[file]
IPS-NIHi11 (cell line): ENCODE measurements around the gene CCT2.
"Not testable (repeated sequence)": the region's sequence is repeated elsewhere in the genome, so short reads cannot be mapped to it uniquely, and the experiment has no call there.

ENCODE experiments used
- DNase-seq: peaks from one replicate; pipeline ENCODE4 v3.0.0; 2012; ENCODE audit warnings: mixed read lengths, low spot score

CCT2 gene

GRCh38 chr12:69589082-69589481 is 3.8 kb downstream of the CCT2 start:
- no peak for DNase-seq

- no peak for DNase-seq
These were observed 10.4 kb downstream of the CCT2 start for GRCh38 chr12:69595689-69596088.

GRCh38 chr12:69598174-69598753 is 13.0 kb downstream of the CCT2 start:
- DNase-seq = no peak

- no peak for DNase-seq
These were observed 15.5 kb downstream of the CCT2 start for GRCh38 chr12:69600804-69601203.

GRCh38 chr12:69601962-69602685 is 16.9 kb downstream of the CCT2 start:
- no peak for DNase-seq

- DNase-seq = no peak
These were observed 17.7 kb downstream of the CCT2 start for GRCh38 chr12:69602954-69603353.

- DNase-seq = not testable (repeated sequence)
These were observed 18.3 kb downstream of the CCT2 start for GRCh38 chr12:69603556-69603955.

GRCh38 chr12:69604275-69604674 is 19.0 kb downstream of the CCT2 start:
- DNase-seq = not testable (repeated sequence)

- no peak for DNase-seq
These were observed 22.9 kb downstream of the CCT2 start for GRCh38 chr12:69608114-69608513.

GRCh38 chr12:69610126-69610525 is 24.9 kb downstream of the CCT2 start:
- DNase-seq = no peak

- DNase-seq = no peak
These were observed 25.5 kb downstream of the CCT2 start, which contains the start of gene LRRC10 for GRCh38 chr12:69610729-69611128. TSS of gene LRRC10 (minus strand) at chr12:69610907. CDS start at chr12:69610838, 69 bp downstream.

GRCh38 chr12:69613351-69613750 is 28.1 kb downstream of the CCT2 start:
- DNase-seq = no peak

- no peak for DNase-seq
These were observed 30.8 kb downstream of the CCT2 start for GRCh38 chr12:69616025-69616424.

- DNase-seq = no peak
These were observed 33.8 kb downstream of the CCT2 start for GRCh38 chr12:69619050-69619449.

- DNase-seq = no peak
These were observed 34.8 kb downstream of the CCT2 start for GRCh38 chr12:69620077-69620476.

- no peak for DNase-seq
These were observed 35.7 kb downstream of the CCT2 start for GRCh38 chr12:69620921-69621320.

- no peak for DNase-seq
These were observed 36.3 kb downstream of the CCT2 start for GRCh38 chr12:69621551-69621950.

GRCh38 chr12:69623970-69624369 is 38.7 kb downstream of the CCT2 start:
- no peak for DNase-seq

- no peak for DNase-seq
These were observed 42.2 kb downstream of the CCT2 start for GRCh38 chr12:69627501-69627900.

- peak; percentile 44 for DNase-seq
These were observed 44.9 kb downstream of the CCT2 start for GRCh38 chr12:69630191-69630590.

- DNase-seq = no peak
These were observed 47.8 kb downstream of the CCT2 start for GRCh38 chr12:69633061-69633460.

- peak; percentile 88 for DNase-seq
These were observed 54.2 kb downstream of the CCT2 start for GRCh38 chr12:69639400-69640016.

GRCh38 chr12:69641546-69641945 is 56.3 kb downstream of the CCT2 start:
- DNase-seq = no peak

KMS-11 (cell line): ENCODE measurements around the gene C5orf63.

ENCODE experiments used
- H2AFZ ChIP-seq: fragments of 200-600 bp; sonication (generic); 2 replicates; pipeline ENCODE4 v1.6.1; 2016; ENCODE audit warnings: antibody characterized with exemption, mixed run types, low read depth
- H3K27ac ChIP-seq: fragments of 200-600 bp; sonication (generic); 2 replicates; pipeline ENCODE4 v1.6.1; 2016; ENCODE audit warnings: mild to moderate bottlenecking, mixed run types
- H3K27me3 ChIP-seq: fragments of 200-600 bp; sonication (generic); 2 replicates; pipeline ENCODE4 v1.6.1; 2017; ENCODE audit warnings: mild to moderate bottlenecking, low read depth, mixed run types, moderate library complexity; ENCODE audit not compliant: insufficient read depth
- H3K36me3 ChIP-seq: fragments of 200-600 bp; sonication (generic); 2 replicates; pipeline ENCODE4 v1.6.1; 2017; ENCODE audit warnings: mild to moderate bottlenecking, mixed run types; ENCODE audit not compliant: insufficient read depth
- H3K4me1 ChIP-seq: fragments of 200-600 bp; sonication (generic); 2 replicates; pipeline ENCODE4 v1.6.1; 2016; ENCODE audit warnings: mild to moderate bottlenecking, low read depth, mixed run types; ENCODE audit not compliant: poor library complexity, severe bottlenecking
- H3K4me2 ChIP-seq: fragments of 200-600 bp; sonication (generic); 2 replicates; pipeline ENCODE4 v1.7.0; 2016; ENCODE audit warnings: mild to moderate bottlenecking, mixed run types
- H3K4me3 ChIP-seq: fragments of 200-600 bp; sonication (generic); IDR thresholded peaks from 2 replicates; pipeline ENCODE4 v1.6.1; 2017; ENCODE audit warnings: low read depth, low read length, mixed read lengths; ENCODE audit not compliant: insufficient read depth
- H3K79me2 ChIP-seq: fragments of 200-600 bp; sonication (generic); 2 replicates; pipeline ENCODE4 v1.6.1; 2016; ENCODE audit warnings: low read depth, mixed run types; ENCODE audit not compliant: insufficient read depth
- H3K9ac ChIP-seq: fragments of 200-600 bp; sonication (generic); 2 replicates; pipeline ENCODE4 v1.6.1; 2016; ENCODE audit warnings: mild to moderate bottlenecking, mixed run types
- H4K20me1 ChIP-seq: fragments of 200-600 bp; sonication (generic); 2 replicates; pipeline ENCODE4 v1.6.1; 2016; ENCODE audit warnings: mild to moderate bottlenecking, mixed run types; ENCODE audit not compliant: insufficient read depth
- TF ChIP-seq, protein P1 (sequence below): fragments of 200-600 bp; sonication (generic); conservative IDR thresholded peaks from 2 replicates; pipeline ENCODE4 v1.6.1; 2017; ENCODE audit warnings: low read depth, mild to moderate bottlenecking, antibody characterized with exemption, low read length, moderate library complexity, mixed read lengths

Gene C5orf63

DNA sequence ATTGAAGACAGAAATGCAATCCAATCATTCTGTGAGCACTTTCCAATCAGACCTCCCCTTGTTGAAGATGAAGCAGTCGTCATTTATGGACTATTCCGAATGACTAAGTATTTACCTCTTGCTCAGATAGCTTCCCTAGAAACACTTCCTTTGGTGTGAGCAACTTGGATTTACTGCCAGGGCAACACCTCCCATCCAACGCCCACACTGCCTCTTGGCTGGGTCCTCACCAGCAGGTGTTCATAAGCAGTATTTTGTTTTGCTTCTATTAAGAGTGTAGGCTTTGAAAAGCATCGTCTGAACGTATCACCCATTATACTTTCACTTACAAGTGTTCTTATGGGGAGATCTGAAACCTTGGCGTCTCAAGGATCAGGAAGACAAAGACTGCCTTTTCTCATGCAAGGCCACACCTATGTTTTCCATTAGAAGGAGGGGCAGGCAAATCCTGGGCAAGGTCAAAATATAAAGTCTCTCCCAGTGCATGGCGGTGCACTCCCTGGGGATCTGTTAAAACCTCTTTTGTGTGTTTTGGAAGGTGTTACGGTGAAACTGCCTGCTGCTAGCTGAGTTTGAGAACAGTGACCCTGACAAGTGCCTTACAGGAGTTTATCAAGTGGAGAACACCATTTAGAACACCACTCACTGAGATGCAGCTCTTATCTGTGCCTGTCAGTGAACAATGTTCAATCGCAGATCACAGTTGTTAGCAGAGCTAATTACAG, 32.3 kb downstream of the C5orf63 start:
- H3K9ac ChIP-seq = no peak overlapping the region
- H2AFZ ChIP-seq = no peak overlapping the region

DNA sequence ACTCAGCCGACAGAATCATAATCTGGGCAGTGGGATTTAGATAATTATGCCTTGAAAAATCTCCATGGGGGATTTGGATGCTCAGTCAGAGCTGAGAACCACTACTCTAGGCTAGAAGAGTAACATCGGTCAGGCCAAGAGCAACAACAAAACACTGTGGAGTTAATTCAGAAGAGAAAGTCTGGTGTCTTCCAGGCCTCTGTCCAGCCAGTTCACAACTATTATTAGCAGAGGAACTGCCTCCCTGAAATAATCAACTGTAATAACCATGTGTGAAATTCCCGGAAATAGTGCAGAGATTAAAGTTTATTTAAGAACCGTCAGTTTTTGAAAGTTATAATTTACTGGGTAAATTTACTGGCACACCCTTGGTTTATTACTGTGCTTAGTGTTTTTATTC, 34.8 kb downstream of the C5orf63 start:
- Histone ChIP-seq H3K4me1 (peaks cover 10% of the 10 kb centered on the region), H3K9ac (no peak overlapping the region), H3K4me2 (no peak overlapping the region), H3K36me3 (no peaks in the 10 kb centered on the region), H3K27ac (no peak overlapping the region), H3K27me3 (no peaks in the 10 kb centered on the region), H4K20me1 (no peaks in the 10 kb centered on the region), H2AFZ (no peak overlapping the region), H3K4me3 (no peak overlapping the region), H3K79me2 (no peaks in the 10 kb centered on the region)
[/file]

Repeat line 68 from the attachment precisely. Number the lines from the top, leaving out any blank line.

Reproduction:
- H2AFZ ChIP-seq = no peak overlapping the region